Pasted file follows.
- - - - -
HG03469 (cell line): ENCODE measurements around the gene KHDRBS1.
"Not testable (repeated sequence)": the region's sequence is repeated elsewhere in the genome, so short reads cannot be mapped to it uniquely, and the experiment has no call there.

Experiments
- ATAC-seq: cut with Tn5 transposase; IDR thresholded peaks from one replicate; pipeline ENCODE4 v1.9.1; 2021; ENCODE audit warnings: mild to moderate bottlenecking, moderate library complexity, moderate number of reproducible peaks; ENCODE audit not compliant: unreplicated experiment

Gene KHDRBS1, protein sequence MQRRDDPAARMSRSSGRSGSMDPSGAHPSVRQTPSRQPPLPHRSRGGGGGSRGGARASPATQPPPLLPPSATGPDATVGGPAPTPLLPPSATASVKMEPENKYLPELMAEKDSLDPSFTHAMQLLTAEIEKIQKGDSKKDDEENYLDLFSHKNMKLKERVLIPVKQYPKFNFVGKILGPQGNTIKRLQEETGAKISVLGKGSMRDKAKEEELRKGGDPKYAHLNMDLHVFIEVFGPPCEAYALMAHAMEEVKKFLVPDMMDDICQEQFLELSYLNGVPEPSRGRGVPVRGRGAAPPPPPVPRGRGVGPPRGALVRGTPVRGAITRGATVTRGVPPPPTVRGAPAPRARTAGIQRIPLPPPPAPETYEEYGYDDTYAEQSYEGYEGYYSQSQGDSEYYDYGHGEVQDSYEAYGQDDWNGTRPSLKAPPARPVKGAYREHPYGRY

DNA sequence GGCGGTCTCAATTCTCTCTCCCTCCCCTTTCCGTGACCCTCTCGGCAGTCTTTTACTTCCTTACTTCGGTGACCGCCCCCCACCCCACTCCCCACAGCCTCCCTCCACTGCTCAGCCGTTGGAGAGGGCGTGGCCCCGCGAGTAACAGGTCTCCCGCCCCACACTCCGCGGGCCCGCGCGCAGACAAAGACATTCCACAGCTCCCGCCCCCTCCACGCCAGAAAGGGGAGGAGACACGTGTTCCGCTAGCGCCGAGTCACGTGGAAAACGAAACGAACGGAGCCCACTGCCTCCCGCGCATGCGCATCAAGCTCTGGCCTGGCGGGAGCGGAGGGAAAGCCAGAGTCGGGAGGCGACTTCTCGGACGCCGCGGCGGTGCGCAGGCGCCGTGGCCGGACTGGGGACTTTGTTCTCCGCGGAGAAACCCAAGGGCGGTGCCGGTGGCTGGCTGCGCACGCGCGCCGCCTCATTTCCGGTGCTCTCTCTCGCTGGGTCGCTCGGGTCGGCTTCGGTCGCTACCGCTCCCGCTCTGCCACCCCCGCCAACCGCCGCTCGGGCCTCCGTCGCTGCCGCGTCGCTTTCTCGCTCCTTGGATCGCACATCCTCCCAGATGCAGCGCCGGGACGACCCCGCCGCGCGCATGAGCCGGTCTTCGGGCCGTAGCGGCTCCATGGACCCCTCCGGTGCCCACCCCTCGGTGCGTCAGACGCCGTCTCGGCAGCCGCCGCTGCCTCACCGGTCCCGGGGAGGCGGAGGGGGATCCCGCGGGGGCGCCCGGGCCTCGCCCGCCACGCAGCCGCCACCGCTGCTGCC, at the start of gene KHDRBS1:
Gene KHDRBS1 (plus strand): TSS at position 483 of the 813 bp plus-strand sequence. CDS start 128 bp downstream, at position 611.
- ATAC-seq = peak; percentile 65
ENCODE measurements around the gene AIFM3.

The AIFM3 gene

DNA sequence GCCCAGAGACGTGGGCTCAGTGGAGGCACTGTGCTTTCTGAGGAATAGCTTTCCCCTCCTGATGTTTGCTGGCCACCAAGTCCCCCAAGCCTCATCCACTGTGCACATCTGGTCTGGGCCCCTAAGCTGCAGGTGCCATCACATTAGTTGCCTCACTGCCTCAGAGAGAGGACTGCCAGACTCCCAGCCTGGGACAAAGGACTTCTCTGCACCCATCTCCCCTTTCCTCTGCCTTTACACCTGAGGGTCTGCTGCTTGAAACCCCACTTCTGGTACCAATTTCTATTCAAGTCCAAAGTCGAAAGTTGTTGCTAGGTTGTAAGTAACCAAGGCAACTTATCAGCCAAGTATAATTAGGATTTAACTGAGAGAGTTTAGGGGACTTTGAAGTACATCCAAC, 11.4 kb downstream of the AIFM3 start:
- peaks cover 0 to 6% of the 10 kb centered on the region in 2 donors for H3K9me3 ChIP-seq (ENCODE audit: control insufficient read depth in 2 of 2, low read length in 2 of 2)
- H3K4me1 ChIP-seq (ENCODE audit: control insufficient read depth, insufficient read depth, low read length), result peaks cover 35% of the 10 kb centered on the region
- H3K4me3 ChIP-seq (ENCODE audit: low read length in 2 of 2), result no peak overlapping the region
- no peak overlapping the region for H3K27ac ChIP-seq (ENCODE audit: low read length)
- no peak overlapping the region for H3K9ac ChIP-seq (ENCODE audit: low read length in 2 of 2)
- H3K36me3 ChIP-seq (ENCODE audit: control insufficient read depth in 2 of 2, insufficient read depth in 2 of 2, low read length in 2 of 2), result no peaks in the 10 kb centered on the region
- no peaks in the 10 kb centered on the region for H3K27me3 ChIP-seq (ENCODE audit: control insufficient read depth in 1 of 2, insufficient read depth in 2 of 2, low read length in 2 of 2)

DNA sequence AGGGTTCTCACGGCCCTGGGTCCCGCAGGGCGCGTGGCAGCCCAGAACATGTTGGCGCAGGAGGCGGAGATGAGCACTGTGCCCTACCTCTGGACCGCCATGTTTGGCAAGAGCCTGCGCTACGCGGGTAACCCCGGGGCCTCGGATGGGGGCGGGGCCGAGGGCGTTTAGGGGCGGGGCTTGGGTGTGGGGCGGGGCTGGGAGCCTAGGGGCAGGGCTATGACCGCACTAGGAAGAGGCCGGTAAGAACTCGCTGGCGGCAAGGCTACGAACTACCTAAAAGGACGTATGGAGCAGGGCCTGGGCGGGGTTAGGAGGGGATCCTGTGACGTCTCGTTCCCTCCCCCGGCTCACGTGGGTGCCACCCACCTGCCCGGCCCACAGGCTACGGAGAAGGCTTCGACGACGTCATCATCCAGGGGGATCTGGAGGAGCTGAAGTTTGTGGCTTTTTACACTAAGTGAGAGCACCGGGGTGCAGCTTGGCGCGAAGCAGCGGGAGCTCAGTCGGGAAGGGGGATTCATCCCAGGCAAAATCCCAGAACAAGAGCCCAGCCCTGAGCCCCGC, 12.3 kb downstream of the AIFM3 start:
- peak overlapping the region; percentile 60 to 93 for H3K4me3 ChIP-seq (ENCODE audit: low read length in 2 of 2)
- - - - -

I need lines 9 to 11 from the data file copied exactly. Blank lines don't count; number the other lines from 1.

ENCODE measurements around the gene AIFM3.

The AIFM3 gene

DNA sequence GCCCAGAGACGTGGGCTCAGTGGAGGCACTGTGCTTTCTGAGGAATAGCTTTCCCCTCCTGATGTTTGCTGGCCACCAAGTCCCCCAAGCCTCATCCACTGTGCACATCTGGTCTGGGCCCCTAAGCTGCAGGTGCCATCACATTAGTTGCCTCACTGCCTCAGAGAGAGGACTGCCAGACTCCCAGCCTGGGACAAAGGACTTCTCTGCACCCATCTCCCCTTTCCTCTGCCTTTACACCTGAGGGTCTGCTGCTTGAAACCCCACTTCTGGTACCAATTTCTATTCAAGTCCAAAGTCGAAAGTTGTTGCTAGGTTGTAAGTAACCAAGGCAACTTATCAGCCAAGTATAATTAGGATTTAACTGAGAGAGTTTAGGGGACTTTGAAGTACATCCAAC, 11.4 kb downstream of the AIFM3 start: